Alien Resurrection

I’d only seen half of Alien Resurrection before buying the Quadrilogy, and it certainly wasn’t one of my reasons for doing so. What I had seen was fairly silly and spectacularly gory, even compared to the other instalments, and I’d heard nothing but bad things. But I checked it out over the weekend out of curiosity, if only so I’d know the context of another fascinating doco from this set.

Resurrection is pretty damn bad. Although it features numerous aliens and a more colourful supporting cast, this doesn’t compensate for failing, as Alien 3 did, to engage with the franchise’s core plot and ideas. Resurrection takes things in a completely different and ultimately silly direction. Granted, it had the unenviable task of bringing Ripley back from the dead, which inevitably affects the course and tone of the film, but Resurrection ultimately has nothing to say. Its major innovation is to bring Ripley and the aliens closer together following the cloning process, but to what end? Sure, after three films it would be tough to know what to do with the character, but when this reconciliation results in an alien-human hybrid that looks like a refugee from Pumpkinhead and is born to a cocooned Brad Dourif cooing “what a beautiful baby”, it’s sullied somewhat.

Resurrection sadly strays so far from the goals and sensibilities of the first two films – even more than the third – that its validity within the series is virtually nil. Sure, these films can function as superior sci-fi thrillers, but when the first two did such comprehensive jobs with this creature and ethos, an underlying engagement with character and theme is necessary in order to justify the existence of another go-around. Resurrection features scant characterisation, with the only hint of a meaningful relationship (between Ripley and Winona Ryder’s android Call) barely explored. The theme of a manipulative institution emerges again, but this one isn’t the Company of the first three films now that 200 years have passed, thus preventing any conclusive engagement with the plotline. It could be done thematically instead of literally via a confrontation with the arrogance of humanity that this new institution embodies, but Resurrection fails to do even that since the aliens kill everyone off before she would even have a chance.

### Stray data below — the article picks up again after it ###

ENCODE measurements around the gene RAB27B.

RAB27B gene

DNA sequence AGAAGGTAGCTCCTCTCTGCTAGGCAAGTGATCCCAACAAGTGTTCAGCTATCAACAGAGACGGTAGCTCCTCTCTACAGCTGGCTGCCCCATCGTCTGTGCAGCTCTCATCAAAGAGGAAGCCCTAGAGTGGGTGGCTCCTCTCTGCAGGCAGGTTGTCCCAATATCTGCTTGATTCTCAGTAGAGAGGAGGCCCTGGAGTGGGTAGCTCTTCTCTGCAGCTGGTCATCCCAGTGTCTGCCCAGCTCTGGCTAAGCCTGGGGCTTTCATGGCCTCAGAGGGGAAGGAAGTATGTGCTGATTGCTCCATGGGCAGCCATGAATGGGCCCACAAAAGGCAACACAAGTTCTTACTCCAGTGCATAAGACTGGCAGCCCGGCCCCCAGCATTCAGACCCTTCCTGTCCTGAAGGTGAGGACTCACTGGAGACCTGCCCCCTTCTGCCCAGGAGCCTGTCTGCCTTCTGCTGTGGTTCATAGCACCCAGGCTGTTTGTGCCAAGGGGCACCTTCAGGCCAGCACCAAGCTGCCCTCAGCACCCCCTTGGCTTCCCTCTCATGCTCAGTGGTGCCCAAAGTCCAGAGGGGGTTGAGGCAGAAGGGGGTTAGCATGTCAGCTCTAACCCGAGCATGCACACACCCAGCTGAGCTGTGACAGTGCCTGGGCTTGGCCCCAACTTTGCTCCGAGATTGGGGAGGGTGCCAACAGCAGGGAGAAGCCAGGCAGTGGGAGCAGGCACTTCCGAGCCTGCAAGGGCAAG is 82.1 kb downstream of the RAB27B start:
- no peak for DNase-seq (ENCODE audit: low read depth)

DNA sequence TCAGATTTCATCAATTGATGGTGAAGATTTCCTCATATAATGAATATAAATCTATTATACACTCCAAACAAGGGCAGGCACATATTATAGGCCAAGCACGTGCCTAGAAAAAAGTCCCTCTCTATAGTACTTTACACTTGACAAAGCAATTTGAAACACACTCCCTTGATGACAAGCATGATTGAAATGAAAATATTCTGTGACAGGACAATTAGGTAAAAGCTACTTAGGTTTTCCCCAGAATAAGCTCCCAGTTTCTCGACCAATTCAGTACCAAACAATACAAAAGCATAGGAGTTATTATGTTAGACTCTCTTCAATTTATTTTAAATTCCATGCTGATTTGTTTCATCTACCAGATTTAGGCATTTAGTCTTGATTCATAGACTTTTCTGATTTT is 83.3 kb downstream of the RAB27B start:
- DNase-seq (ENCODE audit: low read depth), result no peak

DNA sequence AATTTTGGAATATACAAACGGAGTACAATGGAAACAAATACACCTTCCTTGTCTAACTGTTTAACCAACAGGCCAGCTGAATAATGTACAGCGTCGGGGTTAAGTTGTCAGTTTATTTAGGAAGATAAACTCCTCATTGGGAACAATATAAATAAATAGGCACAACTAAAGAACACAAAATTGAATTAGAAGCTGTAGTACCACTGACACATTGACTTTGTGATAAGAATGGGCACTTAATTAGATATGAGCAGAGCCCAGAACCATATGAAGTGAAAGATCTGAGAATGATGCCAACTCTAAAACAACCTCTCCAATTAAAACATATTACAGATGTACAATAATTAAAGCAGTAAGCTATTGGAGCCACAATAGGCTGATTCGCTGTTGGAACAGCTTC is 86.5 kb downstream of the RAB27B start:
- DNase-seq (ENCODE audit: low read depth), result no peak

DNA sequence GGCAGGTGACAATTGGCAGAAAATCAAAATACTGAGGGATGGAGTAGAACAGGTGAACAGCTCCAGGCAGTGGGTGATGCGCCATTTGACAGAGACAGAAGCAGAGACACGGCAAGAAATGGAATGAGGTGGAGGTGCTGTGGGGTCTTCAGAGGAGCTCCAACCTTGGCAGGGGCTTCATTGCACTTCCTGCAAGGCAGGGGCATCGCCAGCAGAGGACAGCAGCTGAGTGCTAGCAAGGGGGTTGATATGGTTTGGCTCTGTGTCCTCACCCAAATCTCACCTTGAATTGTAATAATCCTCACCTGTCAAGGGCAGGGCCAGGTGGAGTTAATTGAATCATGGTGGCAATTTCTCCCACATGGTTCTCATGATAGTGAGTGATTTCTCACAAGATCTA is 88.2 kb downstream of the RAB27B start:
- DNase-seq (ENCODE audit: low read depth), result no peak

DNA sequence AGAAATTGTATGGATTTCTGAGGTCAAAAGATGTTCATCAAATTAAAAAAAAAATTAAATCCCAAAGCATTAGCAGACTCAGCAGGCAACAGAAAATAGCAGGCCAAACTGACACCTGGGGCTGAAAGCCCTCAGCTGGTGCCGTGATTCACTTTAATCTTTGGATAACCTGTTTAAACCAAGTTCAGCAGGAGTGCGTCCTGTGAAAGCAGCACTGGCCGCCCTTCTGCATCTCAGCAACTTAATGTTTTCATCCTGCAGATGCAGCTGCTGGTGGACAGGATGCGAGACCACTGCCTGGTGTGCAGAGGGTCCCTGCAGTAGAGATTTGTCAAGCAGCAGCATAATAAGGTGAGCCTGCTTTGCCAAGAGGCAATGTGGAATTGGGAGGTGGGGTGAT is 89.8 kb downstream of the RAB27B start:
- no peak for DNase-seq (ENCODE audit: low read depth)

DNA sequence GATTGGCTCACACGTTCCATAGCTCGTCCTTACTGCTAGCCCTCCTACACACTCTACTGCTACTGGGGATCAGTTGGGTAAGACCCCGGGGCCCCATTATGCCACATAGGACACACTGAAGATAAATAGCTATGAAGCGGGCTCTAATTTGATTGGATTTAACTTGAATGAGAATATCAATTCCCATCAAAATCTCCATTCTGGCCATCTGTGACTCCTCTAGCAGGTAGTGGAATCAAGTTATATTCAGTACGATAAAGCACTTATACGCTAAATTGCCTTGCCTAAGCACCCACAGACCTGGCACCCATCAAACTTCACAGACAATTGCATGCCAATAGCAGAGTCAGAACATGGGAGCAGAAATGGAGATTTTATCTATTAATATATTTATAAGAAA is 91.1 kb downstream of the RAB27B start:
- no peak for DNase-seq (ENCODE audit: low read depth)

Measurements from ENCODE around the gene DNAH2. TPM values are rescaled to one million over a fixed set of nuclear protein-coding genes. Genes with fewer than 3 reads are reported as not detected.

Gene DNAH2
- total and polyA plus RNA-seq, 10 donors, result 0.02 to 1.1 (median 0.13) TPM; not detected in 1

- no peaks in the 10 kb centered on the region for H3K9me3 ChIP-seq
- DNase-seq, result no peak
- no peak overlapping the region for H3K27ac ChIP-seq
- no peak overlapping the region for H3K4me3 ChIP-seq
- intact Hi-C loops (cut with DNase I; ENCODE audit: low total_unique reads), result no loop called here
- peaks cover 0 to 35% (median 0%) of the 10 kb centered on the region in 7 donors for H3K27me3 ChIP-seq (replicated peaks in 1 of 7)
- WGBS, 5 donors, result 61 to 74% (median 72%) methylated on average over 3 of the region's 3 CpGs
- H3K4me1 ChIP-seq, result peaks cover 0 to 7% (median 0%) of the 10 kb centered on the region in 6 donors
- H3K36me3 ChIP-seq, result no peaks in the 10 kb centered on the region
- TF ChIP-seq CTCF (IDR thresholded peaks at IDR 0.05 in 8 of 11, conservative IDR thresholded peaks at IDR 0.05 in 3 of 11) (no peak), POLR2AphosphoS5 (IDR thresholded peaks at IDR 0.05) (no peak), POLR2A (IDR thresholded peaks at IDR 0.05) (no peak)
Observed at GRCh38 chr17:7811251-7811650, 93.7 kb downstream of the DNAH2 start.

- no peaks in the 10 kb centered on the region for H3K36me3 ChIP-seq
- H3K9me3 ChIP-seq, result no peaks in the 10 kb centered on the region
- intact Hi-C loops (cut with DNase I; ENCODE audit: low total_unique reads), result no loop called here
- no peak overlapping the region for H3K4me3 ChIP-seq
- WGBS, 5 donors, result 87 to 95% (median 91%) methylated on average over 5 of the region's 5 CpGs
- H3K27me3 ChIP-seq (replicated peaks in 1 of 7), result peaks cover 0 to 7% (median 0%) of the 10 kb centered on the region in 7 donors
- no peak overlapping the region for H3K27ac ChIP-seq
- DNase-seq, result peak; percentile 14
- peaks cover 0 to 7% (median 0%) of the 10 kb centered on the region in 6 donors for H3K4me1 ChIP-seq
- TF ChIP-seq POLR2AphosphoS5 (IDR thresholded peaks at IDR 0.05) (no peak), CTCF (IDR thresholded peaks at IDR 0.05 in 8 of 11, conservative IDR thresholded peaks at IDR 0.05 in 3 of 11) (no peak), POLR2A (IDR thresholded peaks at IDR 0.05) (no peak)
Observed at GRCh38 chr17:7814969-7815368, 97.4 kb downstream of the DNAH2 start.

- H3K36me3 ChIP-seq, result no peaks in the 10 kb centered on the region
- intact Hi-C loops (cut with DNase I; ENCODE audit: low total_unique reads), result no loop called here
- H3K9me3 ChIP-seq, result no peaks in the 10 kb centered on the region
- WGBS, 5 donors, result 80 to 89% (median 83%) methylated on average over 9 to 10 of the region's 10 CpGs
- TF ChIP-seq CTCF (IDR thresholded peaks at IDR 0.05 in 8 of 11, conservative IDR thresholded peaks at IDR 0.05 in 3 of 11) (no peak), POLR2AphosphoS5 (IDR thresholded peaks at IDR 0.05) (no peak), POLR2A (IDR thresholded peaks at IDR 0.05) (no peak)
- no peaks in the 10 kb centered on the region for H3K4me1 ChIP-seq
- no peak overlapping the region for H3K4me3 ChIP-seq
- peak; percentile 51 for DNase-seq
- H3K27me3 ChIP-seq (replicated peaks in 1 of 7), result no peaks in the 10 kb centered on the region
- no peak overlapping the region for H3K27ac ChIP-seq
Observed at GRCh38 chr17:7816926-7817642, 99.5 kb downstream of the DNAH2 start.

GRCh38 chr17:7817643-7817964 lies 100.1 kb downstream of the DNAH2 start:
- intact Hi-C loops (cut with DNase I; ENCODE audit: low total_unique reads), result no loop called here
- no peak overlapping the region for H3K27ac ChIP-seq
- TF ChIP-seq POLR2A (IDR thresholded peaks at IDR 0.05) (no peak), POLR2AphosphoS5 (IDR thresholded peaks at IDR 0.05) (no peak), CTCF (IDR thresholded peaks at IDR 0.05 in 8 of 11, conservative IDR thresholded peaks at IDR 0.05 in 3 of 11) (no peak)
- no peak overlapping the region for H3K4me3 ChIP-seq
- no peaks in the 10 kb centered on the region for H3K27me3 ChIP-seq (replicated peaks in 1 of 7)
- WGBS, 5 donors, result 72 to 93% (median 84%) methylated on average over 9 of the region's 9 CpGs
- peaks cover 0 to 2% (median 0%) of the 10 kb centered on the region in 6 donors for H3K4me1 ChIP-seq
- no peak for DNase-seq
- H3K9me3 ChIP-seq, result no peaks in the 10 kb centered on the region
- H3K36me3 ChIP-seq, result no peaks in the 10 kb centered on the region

The fault partly lies in Joss Whedon’s script, although he has since disowned the film having loathed how director Jean-Pierre Jeunet (Amelie) interpreted his work (he has said, perhaps too simplistically, that “it was mostly a matter of [them] doing everything wrong”). Perhaps the earlier drafts were stronger; Whedon wanted to give the film a purpose by finally bringing us, and the aliens, to Earth, but its presence in the script was whittled away by executives down to the unsatisfying ending where Ripley and the survivors breach the atmosphere… and then the credits roll. This would be appropriate if Earth had been established thus far as a redemptive or at least hopeful destination for Ripley, where she could finally find some peace, or perhaps justice. But instead, Earth is merely referred to as “a shithole”, and no confrontation takes place on it to at least offer us a new perspective on the aliens through the response of a residential community. The only semblance of a new angle is the Newborn, a laughably bad creation who serves very little function in the story other than as a new alien adversary. After establishing Ripley’s difficulties adjusting to a resurrected existence and her new alien side, the climax merely involves eliminating all alien threats before reaching Earth. Ripley and the others are afterthoughts.

Darius Khondji’s signature cinematography for Jeunet offers some treats though, with his standard extreme close-ups and other claustrophobic techniques, and his shooting of the underwater sequence, where the characters are pursued by aliens while trying to reach air, is thrilling and by far the best set piece in the film. The art direction is again terrific, and Jeunet sensibly looked to Ridley Scott’s original for inspiration. But it’s when comparing this film to that achievement that its shortcomings are evident. The series has degraded from the terrifying majesty of that initial instalment, with Resurrection failing to offer a new interpretation that also successfully integrates with the Alien concept, which would justify such a divergence.

We’ve yet to see a great third Alien film, but the time has almost certainly passed – it would be a matter of returning to a dried-up well. Hollywood certainly has no problem with that at the moment, of course, and the announcement that production has begun on Alien vs Predator 2 demonstrates how exactly Fox will be treating this franchise. If we had to have something though, I’m sure we’d all appreciate a sincere Alien film rather than such cash-ins. At least we had a couple of great ones, and a couple of well-intentioned stabs at the mythology.

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